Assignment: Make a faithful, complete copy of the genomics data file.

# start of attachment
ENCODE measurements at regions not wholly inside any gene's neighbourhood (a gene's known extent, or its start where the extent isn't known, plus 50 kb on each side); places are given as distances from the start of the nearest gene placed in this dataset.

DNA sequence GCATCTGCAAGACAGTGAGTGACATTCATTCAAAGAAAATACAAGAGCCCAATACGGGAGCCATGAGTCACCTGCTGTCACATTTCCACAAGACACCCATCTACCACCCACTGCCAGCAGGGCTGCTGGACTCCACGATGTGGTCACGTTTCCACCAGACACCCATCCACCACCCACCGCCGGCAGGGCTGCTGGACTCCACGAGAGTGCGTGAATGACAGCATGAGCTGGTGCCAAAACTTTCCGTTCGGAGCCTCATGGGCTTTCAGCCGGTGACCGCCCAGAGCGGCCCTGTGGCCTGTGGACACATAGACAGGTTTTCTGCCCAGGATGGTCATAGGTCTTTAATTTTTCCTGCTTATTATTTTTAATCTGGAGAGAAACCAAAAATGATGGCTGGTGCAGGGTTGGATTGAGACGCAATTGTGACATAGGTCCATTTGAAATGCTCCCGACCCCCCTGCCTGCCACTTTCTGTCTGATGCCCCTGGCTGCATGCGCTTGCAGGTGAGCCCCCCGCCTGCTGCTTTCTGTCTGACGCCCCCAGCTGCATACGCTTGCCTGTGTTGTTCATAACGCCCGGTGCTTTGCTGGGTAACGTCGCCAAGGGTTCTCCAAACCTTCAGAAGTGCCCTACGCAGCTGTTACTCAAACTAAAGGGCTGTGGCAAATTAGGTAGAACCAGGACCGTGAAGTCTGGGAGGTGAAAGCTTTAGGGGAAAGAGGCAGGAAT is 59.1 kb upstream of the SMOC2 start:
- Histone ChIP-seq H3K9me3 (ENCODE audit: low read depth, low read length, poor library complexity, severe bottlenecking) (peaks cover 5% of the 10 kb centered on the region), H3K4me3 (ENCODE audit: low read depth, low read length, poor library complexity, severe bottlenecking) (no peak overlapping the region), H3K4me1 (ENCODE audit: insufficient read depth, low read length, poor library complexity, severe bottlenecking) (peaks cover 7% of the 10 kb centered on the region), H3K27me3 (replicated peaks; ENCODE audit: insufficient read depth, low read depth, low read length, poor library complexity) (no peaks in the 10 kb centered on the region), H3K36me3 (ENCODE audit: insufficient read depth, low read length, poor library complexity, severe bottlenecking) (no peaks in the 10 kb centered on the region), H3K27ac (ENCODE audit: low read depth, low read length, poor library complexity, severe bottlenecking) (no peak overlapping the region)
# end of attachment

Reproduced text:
ENCODE measurements at regions not wholly inside any gene's neighbourhood (a gene's known extent, or its start where the extent isn't known, plus 50 kb on each side); places are given as distances from the start of the nearest gene placed in this dataset.

DNA sequence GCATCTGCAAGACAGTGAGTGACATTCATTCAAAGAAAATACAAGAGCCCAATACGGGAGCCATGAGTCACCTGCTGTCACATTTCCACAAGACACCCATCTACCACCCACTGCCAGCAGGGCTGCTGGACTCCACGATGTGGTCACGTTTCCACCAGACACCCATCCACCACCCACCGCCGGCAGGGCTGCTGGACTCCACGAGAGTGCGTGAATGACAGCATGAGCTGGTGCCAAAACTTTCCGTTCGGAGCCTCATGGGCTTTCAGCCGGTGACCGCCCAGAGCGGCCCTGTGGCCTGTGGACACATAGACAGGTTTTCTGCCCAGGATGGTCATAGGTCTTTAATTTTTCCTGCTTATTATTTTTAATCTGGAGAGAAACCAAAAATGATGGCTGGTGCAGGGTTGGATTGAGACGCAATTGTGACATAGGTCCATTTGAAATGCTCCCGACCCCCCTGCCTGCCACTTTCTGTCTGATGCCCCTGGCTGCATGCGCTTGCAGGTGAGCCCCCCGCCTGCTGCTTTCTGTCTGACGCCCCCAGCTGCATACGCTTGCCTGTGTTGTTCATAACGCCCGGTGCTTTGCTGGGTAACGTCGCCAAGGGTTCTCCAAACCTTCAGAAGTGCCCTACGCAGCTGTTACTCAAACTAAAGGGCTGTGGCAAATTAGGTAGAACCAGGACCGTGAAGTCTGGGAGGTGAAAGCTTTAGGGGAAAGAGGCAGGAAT is 59.1 kb upstream of the SMOC2 start:
- Histone ChIP-seq H3K9me3 (ENCODE audit: low read depth, low read length, poor library complexity, severe bottlenecking) (peaks cover 5% of the 10 kb centered on the region), H3K4me3 (ENCODE audit: low read depth, low read length, poor library complexity, severe bottlenecking) (no peak overlapping the region), H3K4me1 (ENCODE audit: insufficient read depth, low read length, poor library complexity, severe bottlenecking) (peaks cover 7% of the 10 kb centered on the region), H3K27me3 (replicated peaks; ENCODE audit: insufficient read depth, low read depth, low read length, poor library complexity) (no peaks in the 10 kb centered on the region), H3K36me3 (ENCODE audit: insufficient read depth, low read length, poor library complexity, severe bottlenecking) (no peaks in the 10 kb centered on the region), H3K27ac (ENCODE audit: low read depth, low read length, poor library complexity, severe bottlenecking) (no peak overlapping the region)